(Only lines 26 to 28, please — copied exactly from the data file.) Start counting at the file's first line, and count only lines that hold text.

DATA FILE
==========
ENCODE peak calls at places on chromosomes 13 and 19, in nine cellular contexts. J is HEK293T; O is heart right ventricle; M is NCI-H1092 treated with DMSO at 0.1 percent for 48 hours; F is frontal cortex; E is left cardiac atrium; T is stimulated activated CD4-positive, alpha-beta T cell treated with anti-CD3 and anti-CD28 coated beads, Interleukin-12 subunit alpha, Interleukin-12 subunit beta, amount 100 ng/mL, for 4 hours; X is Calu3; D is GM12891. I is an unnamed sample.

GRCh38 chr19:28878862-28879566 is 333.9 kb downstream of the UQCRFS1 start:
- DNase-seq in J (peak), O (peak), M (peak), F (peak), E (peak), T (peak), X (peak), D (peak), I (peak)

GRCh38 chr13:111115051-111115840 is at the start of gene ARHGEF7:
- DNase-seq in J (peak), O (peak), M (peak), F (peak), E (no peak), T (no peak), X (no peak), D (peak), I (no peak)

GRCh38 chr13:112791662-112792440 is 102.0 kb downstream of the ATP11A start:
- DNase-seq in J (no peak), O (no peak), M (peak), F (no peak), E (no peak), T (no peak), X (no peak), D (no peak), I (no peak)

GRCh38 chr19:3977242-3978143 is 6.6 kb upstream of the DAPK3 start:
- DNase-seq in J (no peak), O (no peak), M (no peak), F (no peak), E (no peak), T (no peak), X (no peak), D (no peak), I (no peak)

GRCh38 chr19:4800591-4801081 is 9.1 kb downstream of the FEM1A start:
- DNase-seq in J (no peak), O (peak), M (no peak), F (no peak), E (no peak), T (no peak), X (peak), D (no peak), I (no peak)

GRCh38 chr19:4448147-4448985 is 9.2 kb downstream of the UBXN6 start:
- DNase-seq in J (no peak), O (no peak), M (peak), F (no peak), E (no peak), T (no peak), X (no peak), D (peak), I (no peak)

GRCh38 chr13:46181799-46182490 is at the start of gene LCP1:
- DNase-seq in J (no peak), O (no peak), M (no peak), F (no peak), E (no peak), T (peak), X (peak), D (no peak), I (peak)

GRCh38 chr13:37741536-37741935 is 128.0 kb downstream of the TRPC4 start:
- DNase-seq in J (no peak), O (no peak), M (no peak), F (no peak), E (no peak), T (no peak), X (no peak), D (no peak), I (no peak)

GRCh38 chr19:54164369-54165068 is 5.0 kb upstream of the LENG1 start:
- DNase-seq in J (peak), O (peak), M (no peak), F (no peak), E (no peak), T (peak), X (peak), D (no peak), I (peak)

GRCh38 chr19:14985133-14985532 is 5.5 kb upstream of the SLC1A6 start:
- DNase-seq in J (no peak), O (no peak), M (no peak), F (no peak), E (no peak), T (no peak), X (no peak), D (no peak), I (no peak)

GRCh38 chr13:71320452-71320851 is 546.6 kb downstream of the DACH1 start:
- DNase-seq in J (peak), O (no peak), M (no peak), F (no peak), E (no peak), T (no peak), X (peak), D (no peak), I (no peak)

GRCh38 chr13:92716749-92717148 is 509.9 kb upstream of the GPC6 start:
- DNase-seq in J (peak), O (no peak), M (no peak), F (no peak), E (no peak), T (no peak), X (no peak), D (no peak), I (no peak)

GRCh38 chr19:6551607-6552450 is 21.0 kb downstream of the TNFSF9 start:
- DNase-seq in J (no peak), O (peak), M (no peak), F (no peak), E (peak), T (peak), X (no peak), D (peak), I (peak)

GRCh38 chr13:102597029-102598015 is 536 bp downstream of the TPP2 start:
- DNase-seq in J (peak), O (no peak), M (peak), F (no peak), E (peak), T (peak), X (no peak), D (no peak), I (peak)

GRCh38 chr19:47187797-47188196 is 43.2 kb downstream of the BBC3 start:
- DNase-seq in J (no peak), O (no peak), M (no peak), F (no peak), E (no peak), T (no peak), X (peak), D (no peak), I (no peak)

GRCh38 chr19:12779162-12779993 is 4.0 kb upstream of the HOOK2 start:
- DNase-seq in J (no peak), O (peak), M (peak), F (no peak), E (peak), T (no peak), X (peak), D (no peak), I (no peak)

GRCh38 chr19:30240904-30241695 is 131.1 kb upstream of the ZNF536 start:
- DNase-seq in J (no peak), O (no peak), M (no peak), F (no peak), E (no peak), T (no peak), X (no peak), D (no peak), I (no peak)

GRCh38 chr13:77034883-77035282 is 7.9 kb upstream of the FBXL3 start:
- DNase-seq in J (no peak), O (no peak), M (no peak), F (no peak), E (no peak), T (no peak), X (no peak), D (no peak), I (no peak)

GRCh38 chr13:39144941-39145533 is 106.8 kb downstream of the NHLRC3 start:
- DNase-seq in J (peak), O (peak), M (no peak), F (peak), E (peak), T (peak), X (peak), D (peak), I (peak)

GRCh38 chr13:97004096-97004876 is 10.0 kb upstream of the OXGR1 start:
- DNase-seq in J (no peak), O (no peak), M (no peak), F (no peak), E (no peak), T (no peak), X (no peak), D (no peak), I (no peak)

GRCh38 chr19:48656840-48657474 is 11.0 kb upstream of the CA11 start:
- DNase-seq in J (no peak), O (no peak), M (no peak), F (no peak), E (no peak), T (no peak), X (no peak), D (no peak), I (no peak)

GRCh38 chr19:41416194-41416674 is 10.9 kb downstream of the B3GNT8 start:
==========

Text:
GRCh38 chr19:6551607-6552450 is 21.0 kb downstream of the TNFSF9 start:
- DNase-seq in J (no peak), O (peak), M (no peak), F (no peak), E (peak), T (peak), X (no peak), D (peak), I (peak)

GRCh38 chr13:102597029-102598015 is 536 bp downstream of the TPP2 start: